three hams by the end.
The rest of the supporting cast, save Ian
Wolfe, is, alas, extremely annoying and you wish the movie was a
little longer so Bela could put them in his torture devices inspired
by Poe -why Irene Ware would choose Lester Matthews over Bela is a
mystery, even if he is a little eccentric. Absolutely one of my
favorites -Bela looks great in here, handsome and refined and as close
to dominating Karloff as he ever did in their films together.
direction by Lewis Friedlander (who would direct Bela in RETURN OF THE
VAMPIRE in 1944 as Lew Landers), a funny yet perverse script by David
Boehm (which no doubt helped in THE RAVEN's ban from England) and it
looks as though the FRANKENSTEIN steps are used again!
"Poe you are avenged!" Never mind that the line makes little if any sense,
Lugosi delivers it with such wonderfully evil, manic craziness it's always
a blast to see. I'll admit to being a big fan of the Universal B pictures
like Black Cat, Invisible Ray and this one, The Raven. Whatever they lack
in iconic images they make up for in fast paced story telling and over the
Why exactly Lugosi is second billed to Karloff is a mystery,
perhaps that's part of what fueled Bela's performance. The plots of these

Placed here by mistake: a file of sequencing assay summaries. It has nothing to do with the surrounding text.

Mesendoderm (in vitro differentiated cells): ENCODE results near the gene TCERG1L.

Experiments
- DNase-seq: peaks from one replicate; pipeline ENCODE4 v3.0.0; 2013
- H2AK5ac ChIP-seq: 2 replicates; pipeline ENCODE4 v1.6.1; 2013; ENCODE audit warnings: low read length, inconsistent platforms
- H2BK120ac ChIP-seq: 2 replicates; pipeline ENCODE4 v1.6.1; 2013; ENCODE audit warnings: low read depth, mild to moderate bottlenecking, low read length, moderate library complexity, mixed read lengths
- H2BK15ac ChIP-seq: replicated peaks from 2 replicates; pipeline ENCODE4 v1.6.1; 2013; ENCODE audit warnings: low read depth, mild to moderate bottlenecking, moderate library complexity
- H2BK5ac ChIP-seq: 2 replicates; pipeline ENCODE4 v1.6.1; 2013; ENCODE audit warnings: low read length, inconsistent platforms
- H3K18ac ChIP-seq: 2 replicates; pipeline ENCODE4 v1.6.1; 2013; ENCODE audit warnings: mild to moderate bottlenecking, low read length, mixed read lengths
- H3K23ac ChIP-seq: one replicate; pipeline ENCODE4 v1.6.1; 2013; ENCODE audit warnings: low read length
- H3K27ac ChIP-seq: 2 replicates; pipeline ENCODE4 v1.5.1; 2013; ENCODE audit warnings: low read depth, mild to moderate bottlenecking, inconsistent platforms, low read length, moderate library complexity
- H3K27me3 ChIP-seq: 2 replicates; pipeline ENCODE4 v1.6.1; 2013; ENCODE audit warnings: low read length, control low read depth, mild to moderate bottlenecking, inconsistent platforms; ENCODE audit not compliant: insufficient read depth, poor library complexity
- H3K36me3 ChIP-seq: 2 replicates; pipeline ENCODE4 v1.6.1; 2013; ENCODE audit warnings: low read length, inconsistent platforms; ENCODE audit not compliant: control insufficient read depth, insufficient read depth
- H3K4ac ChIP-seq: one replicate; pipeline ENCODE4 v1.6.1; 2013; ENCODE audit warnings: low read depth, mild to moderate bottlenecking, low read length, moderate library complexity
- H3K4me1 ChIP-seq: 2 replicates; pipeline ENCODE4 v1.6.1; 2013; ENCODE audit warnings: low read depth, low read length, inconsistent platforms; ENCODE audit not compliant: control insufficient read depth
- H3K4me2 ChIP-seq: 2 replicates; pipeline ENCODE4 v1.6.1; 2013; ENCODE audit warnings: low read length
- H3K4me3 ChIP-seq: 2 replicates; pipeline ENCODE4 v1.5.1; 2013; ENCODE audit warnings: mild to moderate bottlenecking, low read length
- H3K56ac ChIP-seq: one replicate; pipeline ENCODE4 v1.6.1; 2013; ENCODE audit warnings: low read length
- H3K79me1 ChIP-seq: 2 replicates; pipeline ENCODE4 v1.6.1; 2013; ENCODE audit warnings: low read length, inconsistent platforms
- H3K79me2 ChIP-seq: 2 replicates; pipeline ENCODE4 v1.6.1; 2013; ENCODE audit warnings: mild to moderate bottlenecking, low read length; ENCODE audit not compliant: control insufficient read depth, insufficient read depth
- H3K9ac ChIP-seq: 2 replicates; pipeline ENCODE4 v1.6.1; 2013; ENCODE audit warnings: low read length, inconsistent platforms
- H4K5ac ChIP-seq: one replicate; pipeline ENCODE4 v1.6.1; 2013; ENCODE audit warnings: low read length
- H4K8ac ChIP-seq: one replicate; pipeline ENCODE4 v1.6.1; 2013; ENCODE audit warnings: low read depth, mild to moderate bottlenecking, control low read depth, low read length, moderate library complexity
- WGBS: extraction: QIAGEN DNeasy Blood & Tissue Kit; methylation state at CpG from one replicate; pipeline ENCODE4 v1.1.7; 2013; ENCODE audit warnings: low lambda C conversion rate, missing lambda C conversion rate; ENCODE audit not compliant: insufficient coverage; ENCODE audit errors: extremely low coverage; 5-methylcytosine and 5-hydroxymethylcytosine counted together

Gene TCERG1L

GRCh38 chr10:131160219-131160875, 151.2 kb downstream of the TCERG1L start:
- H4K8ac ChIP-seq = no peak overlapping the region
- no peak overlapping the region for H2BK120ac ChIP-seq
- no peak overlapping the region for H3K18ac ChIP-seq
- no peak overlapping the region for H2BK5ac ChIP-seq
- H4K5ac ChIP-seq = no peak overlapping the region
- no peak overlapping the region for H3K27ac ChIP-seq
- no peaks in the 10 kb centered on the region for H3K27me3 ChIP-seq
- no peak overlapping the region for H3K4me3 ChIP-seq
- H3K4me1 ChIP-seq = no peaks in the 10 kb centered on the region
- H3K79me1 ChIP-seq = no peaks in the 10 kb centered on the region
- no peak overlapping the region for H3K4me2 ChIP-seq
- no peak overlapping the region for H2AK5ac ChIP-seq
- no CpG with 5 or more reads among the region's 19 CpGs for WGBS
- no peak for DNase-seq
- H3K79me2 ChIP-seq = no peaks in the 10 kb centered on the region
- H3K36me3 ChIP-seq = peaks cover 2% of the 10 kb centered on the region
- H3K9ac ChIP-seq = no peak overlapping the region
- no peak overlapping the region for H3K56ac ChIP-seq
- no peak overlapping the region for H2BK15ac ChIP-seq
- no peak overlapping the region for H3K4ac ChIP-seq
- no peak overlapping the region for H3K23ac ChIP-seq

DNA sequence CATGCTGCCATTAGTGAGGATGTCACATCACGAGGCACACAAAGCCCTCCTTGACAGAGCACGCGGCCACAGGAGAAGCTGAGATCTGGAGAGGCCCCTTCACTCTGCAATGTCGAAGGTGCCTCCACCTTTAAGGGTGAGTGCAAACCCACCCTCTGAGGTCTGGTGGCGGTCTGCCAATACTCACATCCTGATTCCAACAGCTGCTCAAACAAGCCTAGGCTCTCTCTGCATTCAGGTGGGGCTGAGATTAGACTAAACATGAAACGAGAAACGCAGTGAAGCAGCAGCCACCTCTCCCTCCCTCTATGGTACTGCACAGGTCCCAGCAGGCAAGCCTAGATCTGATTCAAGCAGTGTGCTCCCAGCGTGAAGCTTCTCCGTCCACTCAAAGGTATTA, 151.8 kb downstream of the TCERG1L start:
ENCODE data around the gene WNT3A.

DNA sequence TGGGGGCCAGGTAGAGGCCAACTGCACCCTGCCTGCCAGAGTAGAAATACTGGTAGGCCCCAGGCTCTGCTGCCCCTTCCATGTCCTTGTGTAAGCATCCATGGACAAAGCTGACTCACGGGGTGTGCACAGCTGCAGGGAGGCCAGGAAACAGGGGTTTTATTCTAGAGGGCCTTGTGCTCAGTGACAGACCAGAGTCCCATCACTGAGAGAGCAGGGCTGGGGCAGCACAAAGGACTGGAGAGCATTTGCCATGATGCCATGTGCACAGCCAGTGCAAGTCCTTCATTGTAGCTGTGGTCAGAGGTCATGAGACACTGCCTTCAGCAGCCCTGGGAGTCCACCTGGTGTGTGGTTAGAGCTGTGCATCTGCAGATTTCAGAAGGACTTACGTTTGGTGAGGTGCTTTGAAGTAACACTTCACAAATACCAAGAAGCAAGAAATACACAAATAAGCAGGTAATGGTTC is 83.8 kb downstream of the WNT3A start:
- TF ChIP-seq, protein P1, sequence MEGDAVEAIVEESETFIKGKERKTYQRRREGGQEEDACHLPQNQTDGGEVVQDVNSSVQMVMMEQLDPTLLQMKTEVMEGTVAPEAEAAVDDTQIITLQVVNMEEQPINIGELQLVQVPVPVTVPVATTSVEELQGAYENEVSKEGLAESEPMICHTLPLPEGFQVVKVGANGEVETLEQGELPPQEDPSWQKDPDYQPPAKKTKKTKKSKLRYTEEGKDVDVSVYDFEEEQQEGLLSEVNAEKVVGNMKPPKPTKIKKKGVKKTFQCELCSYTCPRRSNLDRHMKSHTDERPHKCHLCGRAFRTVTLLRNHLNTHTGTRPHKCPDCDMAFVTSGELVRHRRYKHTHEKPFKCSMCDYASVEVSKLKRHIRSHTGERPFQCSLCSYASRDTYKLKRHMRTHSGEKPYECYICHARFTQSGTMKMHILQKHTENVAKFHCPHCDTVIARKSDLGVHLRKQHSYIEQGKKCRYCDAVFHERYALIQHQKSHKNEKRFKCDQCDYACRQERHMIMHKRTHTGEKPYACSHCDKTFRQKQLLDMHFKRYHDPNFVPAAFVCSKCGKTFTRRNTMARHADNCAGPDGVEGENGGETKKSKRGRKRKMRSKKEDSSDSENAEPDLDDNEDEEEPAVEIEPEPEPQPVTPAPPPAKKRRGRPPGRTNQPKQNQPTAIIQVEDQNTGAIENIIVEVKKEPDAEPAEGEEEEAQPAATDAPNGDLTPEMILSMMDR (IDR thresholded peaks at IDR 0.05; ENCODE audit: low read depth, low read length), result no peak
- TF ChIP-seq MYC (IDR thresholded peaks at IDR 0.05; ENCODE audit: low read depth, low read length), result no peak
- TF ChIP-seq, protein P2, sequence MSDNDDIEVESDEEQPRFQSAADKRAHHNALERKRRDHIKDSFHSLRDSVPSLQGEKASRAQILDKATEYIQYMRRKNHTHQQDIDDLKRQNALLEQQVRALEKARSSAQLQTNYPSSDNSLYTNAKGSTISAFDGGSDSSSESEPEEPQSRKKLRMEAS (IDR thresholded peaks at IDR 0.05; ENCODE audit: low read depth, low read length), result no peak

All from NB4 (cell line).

vehicles are pretty standard, crazy maniac wants girl while wimpy
boyfriend must rescue her.
What makes this film so much fun (for me at
least) is the over the top wild performance by Lugosi. Every line is
dripping with evil intent and his gleeful role as torturer is a hoot.
Watching this I thought about "The Pit and the Pendulum," a film I'd
suggest for another Bash Sync-Up where Vincent Price channels a bit of the
Lugosi insanity. Of course Price's take is a bit more measured and it
makes a bit more sense within the context of the story, but still I find
myself watching this film often and enjoying Lugosi's wild ride as the mad
-Kevin Slick Louisville, CO
Having a blast with the Raven, Karloff and Lugosi in top form, evil incarnate, and having fun being it! Fast moving, some fun comedy relief, cool pendulum. Bela is nuts!!! Its the room where the walls come together. Yes, I like to torture! Creeepy Classic!
Quieny ¨El Santitito"
One of my favorite Lugosi/Karloff pairings. Like you, Ron, I have seen this one numerous times. In fact, it was actually the first horror film I ever saw. Even before the two actors' career defining turns as Dracula and Frankenstein. I never forgot the look of Karloff's makeup after Lugosi's mad surgeon got through with him! A definite Universal horror classic and a must see for Karloff and Lugosi fans. It's just too bad Lugosi didn't get top billed because he steals the show!